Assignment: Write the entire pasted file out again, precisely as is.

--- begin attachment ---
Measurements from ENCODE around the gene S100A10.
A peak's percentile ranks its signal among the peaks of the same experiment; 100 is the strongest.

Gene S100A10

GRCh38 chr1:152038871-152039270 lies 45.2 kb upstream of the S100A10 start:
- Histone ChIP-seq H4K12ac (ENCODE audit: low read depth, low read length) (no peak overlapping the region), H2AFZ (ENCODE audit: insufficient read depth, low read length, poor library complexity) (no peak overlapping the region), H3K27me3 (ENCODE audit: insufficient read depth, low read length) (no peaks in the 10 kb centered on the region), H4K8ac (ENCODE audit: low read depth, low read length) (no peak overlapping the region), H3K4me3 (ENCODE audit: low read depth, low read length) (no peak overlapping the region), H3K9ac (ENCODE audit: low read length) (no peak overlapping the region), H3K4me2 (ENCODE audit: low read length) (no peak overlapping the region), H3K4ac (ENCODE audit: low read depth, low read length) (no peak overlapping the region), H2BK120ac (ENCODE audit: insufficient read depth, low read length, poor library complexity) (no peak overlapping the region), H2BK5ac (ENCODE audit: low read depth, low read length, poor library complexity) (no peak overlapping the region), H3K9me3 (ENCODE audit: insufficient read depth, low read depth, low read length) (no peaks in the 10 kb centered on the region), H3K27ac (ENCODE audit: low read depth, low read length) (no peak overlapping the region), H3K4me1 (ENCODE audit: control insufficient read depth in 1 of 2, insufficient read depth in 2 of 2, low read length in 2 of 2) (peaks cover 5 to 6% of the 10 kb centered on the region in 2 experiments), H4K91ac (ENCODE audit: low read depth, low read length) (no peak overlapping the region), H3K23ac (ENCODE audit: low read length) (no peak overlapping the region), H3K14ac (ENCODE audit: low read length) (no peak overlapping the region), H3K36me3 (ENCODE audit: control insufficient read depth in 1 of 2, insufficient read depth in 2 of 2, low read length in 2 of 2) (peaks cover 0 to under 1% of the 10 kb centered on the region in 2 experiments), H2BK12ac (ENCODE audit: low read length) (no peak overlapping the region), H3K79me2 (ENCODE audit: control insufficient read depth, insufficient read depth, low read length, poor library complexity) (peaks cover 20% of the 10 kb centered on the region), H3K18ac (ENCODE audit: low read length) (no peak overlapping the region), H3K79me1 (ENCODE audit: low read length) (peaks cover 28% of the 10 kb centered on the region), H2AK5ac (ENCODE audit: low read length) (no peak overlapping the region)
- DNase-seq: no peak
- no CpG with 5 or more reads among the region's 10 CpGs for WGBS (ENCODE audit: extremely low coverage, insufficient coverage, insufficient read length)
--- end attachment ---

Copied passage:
Measurements from ENCODE around the gene S100A10.
A peak's percentile ranks its signal among the peaks of the same experiment; 100 is the strongest.

Gene S100A10

GRCh38 chr1:152038871-152039270 lies 45.2 kb upstream of the S100A10 start:
- Histone ChIP-seq H4K12ac (ENCODE audit: low read depth, low read length) (no peak overlapping the region), H2AFZ (ENCODE audit: insufficient read depth, low read length, poor library complexity) (no peak overlapping the region), H3K27me3 (ENCODE audit: insufficient read depth, low read length) (no peaks in the 10 kb centered on the region), H4K8ac (ENCODE audit: low read depth, low read length) (no peak overlapping the region), H3K4me3 (ENCODE audit: low read depth, low read length) (no peak overlapping the region), H3K9ac (ENCODE audit: low read length) (no peak overlapping the region), H3K4me2 (ENCODE audit: low read length) (no peak overlapping the region), H3K4ac (ENCODE audit: low read depth, low read length) (no peak overlapping the region), H2BK120ac (ENCODE audit: insufficient read depth, low read length, poor library complexity) (no peak overlapping the region), H2BK5ac (ENCODE audit: low read depth, low read length, poor library complexity) (no peak overlapping the region), H3K9me3 (ENCODE audit: insufficient read depth, low read depth, low read length) (no peaks in the 10 kb centered on the region), H3K27ac (ENCODE audit: low read depth, low read length) (no peak overlapping the region), H3K4me1 (ENCODE audit: control insufficient read depth in 1 of 2, insufficient read depth in 2 of 2, low read length in 2 of 2) (peaks cover 5 to 6% of the 10 kb centered on the region in 2 experiments), H4K91ac (ENCODE audit: low read depth, low read length) (no peak overlapping the region), H3K23ac (ENCODE audit: low read length) (no peak overlapping the region), H3K14ac (ENCODE audit: low read length) (no peak overlapping the region), H3K36me3 (ENCODE audit: control insufficient read depth in 1 of 2, insufficient read depth in 2 of 2, low read length in 2 of 2) (peaks cover 0 to under 1% of the 10 kb centered on the region in 2 experiments), H2BK12ac (ENCODE audit: low read length) (no peak overlapping the region), H3K79me2 (ENCODE audit: control insufficient read depth, insufficient read depth, low read length, poor library complexity) (peaks cover 20% of the 10 kb centered on the region), H3K18ac (ENCODE audit: low read length) (no peak overlapping the region), H3K79me1 (ENCODE audit: low read length) (peaks cover 28% of the 10 kb centered on the region), H2AK5ac (ENCODE audit: low read length) (no peak overlapping the region)
- DNase-seq: no peak
- no CpG with 5 or more reads among the region's 10 CpGs for WGBS (ENCODE audit: extremely low coverage, insufficient coverage, insufficient read length)